Protecting TK

There seems to have been a breakthrough – procedurally at any rate – at the WIPO discussions in Geneva on protecting traditional knowledge, folklore and expressions of culture (genetic resources are also on the table). Meanwhile, in Abuja, the Nigerian president Olusegun Obasanjo has launched a committee to boost research on traditional medicine.

Cooking egusi

Thanks to Paul Bordoni at the Global Facilitation Unit for pointing us in the direction of this illustrated compendium of African recipes, including this one involving egusi, which are the seeds of various cucurbits.


A study just published in Nature and reported in The Times here identified the particular class of the polyphenols found in red wine which confers the greatest health advantage, by suppressing production of a protein which narrows blood vessels. There’s been lots recently in the press about the supposed health benefits of moderate consumption of wine, in particular red wine, as part of the “Mediterranean diet.” Known as polymeric procyanidins, these polyphenols turn out to be present in particularly high concentrations in some wines from Sardinia and the Pyrenees. This is due to both the wine-making technique (the compounds are released from the seeds after a long period of fermentation) and variety (the Tannat grape from SW France is rich in these chemicals). The Cannonau wine from Nuoro (Sardinia) and the Madiran from Gers (France) have the highest levels of procyanidins, and it turns out that people from those areas are also of above-average longevity, especially the men.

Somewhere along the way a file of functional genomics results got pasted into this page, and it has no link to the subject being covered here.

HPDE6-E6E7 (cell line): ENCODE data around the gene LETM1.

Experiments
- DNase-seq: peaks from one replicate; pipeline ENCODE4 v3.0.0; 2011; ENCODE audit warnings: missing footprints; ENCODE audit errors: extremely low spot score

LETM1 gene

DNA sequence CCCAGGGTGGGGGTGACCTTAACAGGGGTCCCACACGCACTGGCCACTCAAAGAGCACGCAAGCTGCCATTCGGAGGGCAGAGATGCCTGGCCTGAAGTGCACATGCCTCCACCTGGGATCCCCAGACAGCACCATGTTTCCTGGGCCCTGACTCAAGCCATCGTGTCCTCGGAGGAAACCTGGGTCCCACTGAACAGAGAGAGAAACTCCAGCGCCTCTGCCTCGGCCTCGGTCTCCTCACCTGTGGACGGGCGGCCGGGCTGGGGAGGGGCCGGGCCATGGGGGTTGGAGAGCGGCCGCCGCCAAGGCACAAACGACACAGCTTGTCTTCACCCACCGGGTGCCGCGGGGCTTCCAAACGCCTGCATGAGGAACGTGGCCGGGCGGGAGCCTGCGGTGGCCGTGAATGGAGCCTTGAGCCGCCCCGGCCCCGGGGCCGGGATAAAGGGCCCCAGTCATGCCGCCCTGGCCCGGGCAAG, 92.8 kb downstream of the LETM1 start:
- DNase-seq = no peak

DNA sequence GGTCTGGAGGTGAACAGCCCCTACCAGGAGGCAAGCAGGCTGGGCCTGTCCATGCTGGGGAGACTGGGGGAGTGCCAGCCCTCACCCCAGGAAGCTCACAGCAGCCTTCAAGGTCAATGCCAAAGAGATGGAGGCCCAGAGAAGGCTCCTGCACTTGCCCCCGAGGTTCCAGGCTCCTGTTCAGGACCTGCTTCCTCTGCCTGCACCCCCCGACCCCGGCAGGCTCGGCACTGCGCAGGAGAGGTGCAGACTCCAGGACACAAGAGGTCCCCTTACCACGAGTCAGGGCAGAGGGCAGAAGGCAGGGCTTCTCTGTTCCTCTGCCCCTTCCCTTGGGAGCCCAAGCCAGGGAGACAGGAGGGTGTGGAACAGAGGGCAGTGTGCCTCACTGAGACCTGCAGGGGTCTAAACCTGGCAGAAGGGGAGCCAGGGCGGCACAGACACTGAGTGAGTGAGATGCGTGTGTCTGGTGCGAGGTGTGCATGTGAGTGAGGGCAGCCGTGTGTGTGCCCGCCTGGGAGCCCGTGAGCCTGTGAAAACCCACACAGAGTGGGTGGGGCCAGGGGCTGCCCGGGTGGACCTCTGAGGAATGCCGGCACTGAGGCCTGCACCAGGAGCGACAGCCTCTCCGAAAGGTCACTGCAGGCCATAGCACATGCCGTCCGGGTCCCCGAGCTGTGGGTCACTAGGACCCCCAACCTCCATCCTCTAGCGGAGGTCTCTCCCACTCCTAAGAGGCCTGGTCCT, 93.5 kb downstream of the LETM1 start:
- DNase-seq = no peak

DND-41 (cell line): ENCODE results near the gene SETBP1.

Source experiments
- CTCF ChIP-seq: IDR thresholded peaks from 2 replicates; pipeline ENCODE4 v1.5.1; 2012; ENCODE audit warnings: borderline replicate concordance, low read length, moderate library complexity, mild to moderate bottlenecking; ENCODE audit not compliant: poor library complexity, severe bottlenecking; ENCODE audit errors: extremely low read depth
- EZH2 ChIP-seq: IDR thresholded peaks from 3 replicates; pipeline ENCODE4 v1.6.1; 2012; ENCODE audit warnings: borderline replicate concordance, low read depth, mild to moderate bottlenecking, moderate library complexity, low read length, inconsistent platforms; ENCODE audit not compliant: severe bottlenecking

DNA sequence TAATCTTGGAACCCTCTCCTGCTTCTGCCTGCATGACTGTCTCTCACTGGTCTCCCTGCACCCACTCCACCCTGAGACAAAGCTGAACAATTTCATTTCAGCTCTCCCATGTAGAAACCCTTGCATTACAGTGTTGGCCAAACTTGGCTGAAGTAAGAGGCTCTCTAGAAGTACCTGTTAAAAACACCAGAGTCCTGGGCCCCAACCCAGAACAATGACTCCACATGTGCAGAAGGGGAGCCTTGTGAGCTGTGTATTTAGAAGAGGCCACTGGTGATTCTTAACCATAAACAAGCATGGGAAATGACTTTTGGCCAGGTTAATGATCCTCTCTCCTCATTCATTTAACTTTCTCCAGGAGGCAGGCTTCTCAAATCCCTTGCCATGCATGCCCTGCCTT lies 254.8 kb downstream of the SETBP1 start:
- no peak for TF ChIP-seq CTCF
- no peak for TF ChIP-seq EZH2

Farmer breeds coconut

From Tamil Nadu, news of a farmer who has developed a very promising, high-yielding hybrid coconut. Has anyone pulled together similar examples of farmer breeding?

That other groundnut

This article in African News Dimension sings the praises of Bambara groundnut (Vigna subterranea), saying it could be grown and consumed a lot more in Malawi. Interestingly, one of the reasons why it is underutilized may be customs such as the one which says that only grandparents and widows are allowed to grow it.